And the world be upside down: a review of The Nutmeg of Consolation


There’s an odd thing that happens with a long series. It happens regardless; any medium is just as susceptible as a series of novels. I am a big fan of science fiction as evidenced with the excerpts of my own work I’ve posted on this site, and the thriller genre. I also enjoy dabbling occasionally in historical fiction – although you couldn’t tell it was just dabbling as this is the eighth book by Patrick O’Brian in the Aubrey/Maturin series I have read. I’ve read my fair share of Star Trek and Doctor Who novelizations and other books in my day as well. Until his passing, I also read every one of the Jack Ryan books Tom Clancy wrote (although I stopped when the ghost writers and follow on artists took over after his death). With each of them I’ve seen this odd situation creep in to each book. It happens with television series as well.

This odd thing is a dichotomy that develops with the work and our relationship with it.

Although, as I mentioned, The Nutmeg of Consolation is the eighth book in the Aubrey/Maturin series I’ve read it is only the third I’ve reviewed (along with Treason’s Harbour and The Reverse of the Medal). This chapter is also only the fourteenth of the twenty one books Patrick O’Brian penned recounting the tale of our intrepid Napoleonic era duo, their shipmates, and their attendants. Continuing with a trend, the book primarily follows the exploit of the intrepid Doctor Maturin with the good Post Captain Aubrey playing a more supportive role in this story.

Having apparently been shipwrecked at the end of the previous novel, (one of the disadvantages of not owning a complete set of the novels is the surprising jumps taken by the characters) the good doctor has to use his expert marksmanship and naturalist skills to provide meat for his shipmates. It is this skill that both almost condemns the poor members of the expedition to possible disaster and eventual proves their salvation as they go from being decimated – in the more traditional and literal sense rather than the modern sense – by Malayan pirates and then, consequently, saved by merchants in a Chinese Junk. This fortuitous rescue moves the displaced sailors back to British territory where they are able to obtain a new vessel. The new vessel, the titular Nutmeg of Consolation, allow them to reunite with the Surprise and continue the diplomatic mission to Australia, where Stephen hopes to hear word from his wife Diana Villiers and news of the impending birth of their child.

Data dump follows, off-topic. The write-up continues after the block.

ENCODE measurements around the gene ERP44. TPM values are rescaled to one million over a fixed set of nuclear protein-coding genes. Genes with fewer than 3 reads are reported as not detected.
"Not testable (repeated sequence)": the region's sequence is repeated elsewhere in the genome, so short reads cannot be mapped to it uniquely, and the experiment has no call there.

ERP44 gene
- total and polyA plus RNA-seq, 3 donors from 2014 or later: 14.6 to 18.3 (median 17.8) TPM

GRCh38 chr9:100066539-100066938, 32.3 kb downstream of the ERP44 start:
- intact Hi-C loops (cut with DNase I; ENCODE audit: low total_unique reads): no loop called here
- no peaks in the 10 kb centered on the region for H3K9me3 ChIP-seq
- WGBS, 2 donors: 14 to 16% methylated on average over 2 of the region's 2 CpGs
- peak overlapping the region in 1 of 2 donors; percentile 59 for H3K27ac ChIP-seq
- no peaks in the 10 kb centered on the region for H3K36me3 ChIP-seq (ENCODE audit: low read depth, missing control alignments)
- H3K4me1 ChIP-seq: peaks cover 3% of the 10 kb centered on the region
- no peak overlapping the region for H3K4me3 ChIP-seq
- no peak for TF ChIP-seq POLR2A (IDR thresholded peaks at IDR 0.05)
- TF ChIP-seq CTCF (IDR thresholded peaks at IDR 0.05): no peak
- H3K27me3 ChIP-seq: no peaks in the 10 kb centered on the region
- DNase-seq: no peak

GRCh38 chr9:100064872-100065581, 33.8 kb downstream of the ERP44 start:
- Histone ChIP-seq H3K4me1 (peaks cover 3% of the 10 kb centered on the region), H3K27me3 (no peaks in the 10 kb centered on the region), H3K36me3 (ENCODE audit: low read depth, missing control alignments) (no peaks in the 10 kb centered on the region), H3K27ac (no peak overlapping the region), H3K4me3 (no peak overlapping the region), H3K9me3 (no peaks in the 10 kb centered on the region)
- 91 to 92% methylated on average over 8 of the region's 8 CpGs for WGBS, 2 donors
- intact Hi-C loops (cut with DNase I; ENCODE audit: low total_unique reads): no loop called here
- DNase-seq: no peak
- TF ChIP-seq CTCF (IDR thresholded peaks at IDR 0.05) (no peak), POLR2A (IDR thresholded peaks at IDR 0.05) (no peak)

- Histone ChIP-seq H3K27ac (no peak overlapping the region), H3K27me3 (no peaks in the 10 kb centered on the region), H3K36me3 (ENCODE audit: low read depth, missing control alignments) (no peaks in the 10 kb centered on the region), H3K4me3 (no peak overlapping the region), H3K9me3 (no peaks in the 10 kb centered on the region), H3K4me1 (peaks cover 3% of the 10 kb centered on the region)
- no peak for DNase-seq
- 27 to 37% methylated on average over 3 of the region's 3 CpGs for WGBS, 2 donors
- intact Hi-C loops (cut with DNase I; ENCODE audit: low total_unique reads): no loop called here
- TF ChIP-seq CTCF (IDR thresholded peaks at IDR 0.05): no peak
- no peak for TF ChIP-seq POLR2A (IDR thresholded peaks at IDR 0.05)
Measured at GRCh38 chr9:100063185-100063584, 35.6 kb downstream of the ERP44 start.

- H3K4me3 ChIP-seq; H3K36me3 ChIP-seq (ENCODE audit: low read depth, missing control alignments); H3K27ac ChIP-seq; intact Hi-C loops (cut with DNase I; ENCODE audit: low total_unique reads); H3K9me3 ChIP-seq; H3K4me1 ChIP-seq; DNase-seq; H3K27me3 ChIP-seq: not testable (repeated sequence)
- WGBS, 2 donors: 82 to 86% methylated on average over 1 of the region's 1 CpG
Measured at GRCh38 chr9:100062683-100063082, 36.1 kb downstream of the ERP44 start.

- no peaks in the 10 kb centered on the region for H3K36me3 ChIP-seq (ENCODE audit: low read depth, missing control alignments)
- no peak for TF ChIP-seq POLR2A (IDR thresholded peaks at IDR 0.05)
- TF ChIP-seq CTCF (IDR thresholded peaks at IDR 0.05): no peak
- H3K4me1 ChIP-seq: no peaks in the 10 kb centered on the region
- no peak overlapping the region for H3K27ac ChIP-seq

Now safely ensconced at the penal colony, Captain Aubrey sets out to once again refit his beloved Surprise, this time with the full weight of the Royal Navy and his position as a Member of Parliament behind him. Even so it take some back channel dealings from Maturin to ensure the ship is outfitted in time. In pursuit of his backroom dealings, Maturin also finds time to develop a relationship with a local author, attempt to facilitate the escape of a former shipmate condemned to the horrors of life as a penal colony inmate, both completely lose and regain his former independent financial means, and get poisoned by a platypus. Fortunately he manages to recover from the poisoning right before the end of the book and is able to share the good news of the birth of his daughter with his best friend. All in all, a rather normal outing in the annals of the series.

This is where the dichotomy of any long running series reveals itself.

As I mentioned in my last O’Brian review in The Reverse of the Medal, authors, directors, and producers of long running stories – whether radio, TV, books, or movies – eventually need to do something to keep the stories fresh for their audience or risk losing them to the newest shiny bangle that comes around. This is mainly for the regular enjoyer of the show or the casual follower. Creators don’t need to worry so much about the diehard fans. They’ll overlook any potential flaw or plot hole created over the course of the story; and will probably do so riding a broomstick, wearing pointed ears, and cursing in an Quenya (or high-elvish)tongue.

Personally, I count myself on the far side of the regular enjoyer or the lower level fan of most sci-fi I follow. I’ve seen just about every episode of every Star Trek show and seen all put the first film in the theatre (I’m not quite old enough to boast of that), and have been following Doctor Who for a good 30 plus years.

The dichotomy I find myself falling into, at this level of following a long running series at least, is that although I really want to see some change in the character; some growth to their reactions or arc in the way they feel, I still find myself enjoying the book when – if I’m being honest – nothing much really happens. Sure, they characters DO things. They have adventures, meet new people, or travel from one place to another. In reality though, not much changes in either the world or in themselves. As a consequence, I find not much changes in me. There is no realization, no cathartic moment, no uplifting of spirit, or crushing sense of ennui.

And I find sometimes… I’m really okay with that. When a story is well written; the characters full – or at least full enough – you feel comfortable, there is real enjoyment in that comfort. What I have found with the Aubrey/Maturin novels is that although I hope something happens, and on the rare occasion something does, or I’m surprised (which I often am skipping several books as I have), I am no less satisfied at the end of the novel when I find my friends the same. Something many of us forget as we read and review is sometimes it’s alright to sit down with our friends over a glass of Madeira, or Port, or even Rum and just enjoy each others company for awhile.

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